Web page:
General Magdy Abdel-Ghaffar, head of Egypt's national security apparatus, told Kuwaiti newspaper Al-Jareeda on Sunday that the American University in Cairo (AUC) had engaged in "strange activities" potentially affecting the country's security and stability.
Abdel-Ghaffar added that Egypt's national security apparatus had made similar accusations in the past, but said that relations between ousted president Hosni Mubarak's son, Gamal Mubarak, and AUC officials had "prevented any action from being taken in this regard."
Abdel-Ghaffar went on to accuse AUC of supporting foreign agendas, "intellectually, morally and financially," particularly during a series of violent clashes late last year between protesters and security forces in downtown Cairo.
However, AUC Counsellor Amr Salama, speaking to Ahram Online, said he had contacted Abdel-Ghaffar, who had denied making any such statements. Salama went on to say that he had asked Abdel-Ghaffar to issue an official statement on the issue, adding that AUC, too, would soon issue a formal statement regarding the allegations.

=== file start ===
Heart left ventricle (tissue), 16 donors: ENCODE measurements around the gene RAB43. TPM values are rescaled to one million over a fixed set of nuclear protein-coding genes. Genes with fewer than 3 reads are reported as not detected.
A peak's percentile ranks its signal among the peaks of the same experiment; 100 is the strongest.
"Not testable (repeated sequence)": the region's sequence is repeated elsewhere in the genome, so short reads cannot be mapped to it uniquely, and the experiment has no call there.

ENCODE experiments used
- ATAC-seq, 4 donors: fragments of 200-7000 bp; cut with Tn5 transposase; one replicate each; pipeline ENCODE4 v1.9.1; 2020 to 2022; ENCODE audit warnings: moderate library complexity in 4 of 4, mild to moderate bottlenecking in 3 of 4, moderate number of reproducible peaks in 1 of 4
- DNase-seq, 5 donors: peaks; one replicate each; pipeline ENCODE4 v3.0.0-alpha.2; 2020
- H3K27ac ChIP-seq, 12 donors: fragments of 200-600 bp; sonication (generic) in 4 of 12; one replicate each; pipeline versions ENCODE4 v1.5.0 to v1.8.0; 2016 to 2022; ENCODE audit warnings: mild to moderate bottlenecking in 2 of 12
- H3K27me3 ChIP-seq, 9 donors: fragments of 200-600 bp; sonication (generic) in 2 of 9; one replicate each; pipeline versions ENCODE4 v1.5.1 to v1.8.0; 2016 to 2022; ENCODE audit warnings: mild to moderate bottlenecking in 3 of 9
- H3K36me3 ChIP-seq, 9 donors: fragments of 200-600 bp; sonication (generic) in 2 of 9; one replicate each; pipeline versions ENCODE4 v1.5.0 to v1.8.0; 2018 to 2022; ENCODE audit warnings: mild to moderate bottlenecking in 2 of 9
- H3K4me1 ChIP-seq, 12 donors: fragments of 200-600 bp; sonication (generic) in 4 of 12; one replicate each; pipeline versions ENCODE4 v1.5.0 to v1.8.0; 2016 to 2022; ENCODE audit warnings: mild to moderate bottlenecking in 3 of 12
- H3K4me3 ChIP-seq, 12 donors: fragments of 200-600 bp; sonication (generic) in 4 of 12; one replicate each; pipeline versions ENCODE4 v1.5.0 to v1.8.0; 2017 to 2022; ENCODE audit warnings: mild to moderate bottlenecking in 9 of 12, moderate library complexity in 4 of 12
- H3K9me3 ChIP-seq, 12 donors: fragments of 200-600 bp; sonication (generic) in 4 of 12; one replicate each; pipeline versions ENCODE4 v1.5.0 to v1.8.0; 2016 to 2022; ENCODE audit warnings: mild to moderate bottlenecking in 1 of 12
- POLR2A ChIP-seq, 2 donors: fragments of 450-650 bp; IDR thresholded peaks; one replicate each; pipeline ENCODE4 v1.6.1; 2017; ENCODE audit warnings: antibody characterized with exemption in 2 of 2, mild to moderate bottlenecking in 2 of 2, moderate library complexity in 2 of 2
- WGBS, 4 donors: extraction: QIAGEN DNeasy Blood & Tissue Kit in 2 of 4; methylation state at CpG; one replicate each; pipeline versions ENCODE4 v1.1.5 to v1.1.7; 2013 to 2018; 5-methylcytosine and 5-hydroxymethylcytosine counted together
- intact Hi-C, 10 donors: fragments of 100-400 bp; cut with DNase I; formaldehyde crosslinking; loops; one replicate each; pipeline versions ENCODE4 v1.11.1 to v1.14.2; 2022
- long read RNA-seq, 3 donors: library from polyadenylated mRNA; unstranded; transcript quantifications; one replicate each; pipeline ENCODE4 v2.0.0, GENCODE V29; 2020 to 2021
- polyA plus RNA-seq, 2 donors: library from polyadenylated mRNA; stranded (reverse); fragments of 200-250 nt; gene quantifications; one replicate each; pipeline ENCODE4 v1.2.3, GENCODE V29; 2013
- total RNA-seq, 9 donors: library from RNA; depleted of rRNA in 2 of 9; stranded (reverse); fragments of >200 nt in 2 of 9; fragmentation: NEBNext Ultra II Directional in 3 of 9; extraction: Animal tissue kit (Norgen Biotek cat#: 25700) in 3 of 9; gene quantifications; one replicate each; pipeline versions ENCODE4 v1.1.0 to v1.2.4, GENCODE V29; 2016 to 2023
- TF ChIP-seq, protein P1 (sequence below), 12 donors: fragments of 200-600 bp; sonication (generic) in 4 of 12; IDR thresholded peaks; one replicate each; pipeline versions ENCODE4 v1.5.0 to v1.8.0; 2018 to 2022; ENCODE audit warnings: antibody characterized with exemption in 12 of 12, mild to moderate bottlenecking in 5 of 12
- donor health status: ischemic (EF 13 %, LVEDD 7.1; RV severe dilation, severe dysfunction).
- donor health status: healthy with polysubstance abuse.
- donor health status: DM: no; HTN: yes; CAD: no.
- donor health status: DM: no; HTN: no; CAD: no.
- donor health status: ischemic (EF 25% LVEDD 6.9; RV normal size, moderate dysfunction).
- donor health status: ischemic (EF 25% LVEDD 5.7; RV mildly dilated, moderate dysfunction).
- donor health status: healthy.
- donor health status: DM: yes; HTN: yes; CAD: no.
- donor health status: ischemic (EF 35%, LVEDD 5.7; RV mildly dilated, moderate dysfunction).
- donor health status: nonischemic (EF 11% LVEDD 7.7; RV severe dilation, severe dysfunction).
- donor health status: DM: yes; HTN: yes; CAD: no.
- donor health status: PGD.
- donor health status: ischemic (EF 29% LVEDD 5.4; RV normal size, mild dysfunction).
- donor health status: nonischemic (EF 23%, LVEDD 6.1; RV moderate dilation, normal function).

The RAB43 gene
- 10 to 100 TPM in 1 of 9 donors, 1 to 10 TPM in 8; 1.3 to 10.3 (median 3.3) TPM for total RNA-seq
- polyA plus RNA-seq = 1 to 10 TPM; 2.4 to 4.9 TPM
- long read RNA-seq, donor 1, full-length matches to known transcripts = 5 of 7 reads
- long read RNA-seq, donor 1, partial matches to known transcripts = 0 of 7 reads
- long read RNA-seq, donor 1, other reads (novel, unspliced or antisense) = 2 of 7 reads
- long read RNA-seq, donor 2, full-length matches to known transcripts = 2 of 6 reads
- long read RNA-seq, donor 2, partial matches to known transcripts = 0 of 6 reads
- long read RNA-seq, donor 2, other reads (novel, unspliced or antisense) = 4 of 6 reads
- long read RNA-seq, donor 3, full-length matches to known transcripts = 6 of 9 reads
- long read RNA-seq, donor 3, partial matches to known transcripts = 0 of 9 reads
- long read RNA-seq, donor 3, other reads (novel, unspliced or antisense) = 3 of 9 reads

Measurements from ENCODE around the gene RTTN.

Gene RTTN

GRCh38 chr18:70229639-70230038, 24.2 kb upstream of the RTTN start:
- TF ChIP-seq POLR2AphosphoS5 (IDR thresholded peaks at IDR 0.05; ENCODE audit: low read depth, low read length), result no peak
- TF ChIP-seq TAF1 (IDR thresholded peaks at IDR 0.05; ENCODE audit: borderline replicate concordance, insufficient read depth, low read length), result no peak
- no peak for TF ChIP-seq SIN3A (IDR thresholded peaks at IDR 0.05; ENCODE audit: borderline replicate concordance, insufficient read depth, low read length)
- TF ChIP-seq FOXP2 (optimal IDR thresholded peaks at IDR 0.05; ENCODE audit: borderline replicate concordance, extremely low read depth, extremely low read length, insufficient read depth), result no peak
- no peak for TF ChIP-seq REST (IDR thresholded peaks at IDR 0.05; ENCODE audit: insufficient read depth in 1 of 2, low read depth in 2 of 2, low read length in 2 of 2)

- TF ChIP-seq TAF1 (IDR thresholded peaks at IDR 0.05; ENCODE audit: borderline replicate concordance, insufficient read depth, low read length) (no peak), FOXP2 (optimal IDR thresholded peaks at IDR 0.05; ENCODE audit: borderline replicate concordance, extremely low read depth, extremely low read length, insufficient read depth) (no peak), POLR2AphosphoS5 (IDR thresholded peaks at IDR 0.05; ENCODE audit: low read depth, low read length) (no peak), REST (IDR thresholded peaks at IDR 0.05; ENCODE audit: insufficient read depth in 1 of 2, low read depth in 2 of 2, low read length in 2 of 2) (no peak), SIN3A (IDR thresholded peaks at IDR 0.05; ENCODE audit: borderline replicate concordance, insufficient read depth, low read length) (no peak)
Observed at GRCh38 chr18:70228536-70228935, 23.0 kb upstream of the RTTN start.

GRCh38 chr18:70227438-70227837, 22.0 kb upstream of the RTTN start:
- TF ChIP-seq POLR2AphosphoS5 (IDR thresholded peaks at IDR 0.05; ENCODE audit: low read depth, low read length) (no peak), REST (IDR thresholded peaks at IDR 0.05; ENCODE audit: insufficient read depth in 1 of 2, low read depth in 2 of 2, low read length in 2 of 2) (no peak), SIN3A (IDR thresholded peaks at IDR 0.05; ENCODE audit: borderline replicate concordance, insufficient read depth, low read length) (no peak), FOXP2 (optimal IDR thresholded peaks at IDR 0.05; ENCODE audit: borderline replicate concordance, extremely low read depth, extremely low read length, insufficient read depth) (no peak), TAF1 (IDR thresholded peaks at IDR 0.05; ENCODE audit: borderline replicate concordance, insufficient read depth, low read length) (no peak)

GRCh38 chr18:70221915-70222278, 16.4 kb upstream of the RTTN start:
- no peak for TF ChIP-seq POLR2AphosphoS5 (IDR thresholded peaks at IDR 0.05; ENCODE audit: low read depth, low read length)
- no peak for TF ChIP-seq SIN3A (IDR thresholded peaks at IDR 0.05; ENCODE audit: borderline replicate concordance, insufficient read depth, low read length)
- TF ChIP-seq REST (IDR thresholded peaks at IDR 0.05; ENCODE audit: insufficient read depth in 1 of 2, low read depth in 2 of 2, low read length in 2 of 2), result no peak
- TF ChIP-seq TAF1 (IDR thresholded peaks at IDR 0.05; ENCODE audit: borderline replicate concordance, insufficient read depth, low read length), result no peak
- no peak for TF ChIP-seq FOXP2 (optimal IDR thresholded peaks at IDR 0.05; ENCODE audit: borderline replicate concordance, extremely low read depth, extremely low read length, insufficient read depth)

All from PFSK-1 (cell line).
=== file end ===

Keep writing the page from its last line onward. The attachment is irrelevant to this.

In his comments to the Kuwaiti newspaper, Abdel-Gaffar also asserted that Egyptian intelligence had recently managed to break up two foreign spy networks. One of them, he said, included four US nationals, while the other included an Israeli, a Moroccan and a Norwegian.
Both networks, he added, had been trying to collect information on Egyptian economy and society in the wake of last year's revolution.
Abdel-Ghaffar was further quoted as saying that the national security apparatus had uncovered certain "political forces" operating in Islamic guise, including certain Shia parties, which were attempting to sow confusion in Egypt's post-revolution political scene in the interest of foreign powers.